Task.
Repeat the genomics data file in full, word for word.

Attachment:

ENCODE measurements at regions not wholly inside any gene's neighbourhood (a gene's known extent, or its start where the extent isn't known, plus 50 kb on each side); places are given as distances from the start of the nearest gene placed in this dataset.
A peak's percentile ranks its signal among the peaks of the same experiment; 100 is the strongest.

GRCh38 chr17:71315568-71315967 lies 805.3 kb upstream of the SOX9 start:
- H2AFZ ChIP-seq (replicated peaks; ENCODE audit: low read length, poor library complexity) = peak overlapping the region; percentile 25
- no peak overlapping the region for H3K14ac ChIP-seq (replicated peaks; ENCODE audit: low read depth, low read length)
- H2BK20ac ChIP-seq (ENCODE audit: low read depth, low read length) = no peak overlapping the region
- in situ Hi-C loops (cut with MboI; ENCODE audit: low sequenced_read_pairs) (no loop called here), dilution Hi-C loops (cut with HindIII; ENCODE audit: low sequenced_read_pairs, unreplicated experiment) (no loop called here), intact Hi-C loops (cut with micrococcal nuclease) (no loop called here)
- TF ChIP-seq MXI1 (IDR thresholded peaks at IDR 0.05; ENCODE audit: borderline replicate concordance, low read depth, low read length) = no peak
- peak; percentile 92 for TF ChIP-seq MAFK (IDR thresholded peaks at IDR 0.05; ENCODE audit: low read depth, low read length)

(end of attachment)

ENCODE measurements at regions not wholly inside any gene's neighbourhood (a gene's known extent, or its start where the extent isn't known, plus 50 kb on each side); places are given as distances from the start of the nearest gene placed in this dataset.
A peak's percentile ranks its signal among the peaks of the same experiment; 100 is the strongest.

GRCh38 chr17:71315568-71315967 lies 805.3 kb upstream of the SOX9 start:
- H2AFZ ChIP-seq (replicated peaks; ENCODE audit: low read length, poor library complexity) = peak overlapping the region; percentile 25
- no peak overlapping the region for H3K14ac ChIP-seq (replicated peaks; ENCODE audit: low read depth, low read length)
- H2BK20ac ChIP-seq (ENCODE audit: low read depth, low read length) = no peak overlapping the region
- in situ Hi-C loops (cut with MboI; ENCODE audit: low sequenced_read_pairs) (no loop called here), dilution Hi-C loops (cut with HindIII; ENCODE audit: low sequenced_read_pairs, unreplicated experiment) (no loop called here), intact Hi-C loops (cut with micrococcal nuclease) (no loop called here)
- TF ChIP-seq MXI1 (IDR thresholded peaks at IDR 0.05; ENCODE audit: borderline replicate concordance, low read depth, low read length) = no peak
- peak; percentile 92 for TF ChIP-seq MAFK (IDR thresholded peaks at IDR 0.05; ENCODE audit: low read depth, low read length)